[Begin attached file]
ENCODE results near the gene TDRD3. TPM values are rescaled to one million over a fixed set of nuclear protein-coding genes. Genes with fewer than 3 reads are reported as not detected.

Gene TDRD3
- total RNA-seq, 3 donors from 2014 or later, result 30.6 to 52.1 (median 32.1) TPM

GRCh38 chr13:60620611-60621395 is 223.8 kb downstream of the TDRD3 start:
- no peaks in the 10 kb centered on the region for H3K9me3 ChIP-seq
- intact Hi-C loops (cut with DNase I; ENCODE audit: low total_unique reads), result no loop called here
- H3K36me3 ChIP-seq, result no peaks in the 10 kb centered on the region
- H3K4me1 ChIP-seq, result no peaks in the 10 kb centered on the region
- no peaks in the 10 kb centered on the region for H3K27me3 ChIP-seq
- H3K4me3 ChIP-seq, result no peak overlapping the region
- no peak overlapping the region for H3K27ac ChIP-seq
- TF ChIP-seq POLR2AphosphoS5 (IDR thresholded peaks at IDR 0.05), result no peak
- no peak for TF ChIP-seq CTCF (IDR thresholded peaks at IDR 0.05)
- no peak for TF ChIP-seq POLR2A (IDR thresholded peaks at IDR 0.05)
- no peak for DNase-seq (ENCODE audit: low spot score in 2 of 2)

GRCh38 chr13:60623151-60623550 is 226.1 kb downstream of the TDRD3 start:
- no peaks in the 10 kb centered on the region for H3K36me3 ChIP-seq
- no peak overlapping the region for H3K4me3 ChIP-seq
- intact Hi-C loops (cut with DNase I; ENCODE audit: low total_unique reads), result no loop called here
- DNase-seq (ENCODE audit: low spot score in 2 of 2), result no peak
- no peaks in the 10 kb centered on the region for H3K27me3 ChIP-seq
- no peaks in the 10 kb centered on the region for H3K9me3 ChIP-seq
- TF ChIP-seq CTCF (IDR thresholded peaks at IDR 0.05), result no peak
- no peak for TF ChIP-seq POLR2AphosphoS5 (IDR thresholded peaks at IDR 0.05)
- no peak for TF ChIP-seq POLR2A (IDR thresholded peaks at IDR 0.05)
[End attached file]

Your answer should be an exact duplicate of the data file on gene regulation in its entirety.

ENCODE results near the gene TDRD3. TPM values are rescaled to one million over a fixed set of nuclear protein-coding genes. Genes with fewer than 3 reads are reported as not detected.

Gene TDRD3
- total RNA-seq, 3 donors from 2014 or later, result 30.6 to 52.1 (median 32.1) TPM

GRCh38 chr13:60620611-60621395 is 223.8 kb downstream of the TDRD3 start:
- no peaks in the 10 kb centered on the region for H3K9me3 ChIP-seq
- intact Hi-C loops (cut with DNase I; ENCODE audit: low total_unique reads), result no loop called here
- H3K36me3 ChIP-seq, result no peaks in the 10 kb centered on the region
- H3K4me1 ChIP-seq, result no peaks in the 10 kb centered on the region
- no peaks in the 10 kb centered on the region for H3K27me3 ChIP-seq
- H3K4me3 ChIP-seq, result no peak overlapping the region
- no peak overlapping the region for H3K27ac ChIP-seq
- TF ChIP-seq POLR2AphosphoS5 (IDR thresholded peaks at IDR 0.05), result no peak
- no peak for TF ChIP-seq CTCF (IDR thresholded peaks at IDR 0.05)
- no peak for TF ChIP-seq POLR2A (IDR thresholded peaks at IDR 0.05)
- no peak for DNase-seq (ENCODE audit: low spot score in 2 of 2)

GRCh38 chr13:60623151-60623550 is 226.1 kb downstream of the TDRD3 start:
- no peaks in the 10 kb centered on the region for H3K36me3 ChIP-seq
- no peak overlapping the region for H3K4me3 ChIP-seq
- intact Hi-C loops (cut with DNase I; ENCODE audit: low total_unique reads), result no loop called here
- DNase-seq (ENCODE audit: low spot score in 2 of 2), result no peak
- no peaks in the 10 kb centered on the region for H3K27me3 ChIP-seq
- no peaks in the 10 kb centered on the region for H3K9me3 ChIP-seq
- TF ChIP-seq CTCF (IDR thresholded peaks at IDR 0.05), result no peak
- no peak for TF ChIP-seq POLR2AphosphoS5 (IDR thresholded peaks at IDR 0.05)
- no peak for TF ChIP-seq POLR2A (IDR thresholded peaks at IDR 0.05)